Earlier this week, León submitted a list of his choices to replace the ousted cabinet-level officials, which the board must approve at its Tuesday meeting. It’s not clear whether he has people lined up to fill the less-senior positions.

It’s customary for incoming superintendents to appoint new cabinet members and reorganize the district’s leadership structure, which usually entails replacing some personnel. However, many staffers were caught off guard by Friday’s dismissals since León has given little indication of how he plans to restructure the central office — and he does not officially take the reins of the district until July 1.

A district spokeswoman and the school board chair did not immediately respond to emails on Friday about the shake-up.

Some staffers speculated Friday that the buyout offers were a way for León to replace the district’s leadership without securing the school board’s approval because, unlike with terminations, the board does not need to sign off on resignations. However, it’s possible the board may have to okay any buyout payments. And it could also be the case that the buyouts were primarily intended to help shield the district from legal challenges to the dismissals.

León was not present when the staffers learned Friday afternoon that they were being let go, the employees said. Instead, the interim superintendent, Robert Gregory, and other top officials broke the news, which left some stunned personnel crying and packing their belongings into boxes. They received official separation letters by email later that day.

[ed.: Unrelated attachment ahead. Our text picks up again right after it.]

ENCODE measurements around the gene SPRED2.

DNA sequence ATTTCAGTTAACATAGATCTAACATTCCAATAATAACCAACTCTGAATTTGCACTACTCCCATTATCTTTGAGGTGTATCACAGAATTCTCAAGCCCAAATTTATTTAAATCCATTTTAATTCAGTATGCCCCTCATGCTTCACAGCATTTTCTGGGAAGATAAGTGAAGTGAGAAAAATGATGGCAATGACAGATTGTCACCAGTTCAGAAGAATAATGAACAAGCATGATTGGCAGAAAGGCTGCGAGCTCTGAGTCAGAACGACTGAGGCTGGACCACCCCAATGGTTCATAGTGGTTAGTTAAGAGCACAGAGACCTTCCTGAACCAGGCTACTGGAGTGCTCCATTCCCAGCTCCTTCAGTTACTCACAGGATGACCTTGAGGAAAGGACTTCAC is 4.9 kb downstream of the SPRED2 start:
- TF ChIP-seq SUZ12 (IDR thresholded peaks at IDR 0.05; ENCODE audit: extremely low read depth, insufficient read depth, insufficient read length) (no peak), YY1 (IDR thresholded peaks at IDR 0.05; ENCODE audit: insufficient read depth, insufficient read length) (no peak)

The people being ousted include Chief Academic Officer Brad Haggerty and Gabrielle Ramos-Solomon, who oversees enrollment. Also included are top officials in the curriculum, early childhood, and finance divisions, among others, according to a list obtained by Chalkbeat.

In addition to the 31 being pushed out, several assistant superintendents are being demoted but will remain in the district, according to the district employees.

There was concern among some officials Friday about whether the turnover would disrupt planning for the coming school year.

“I don’t know how we’re going to open smoothly with cuts this deep,” one of the employees said. “Little to no communication was provided to the teams about what these cuts mean for the many employees who remain in their roles and need leadership guidance and direction Monday morning.”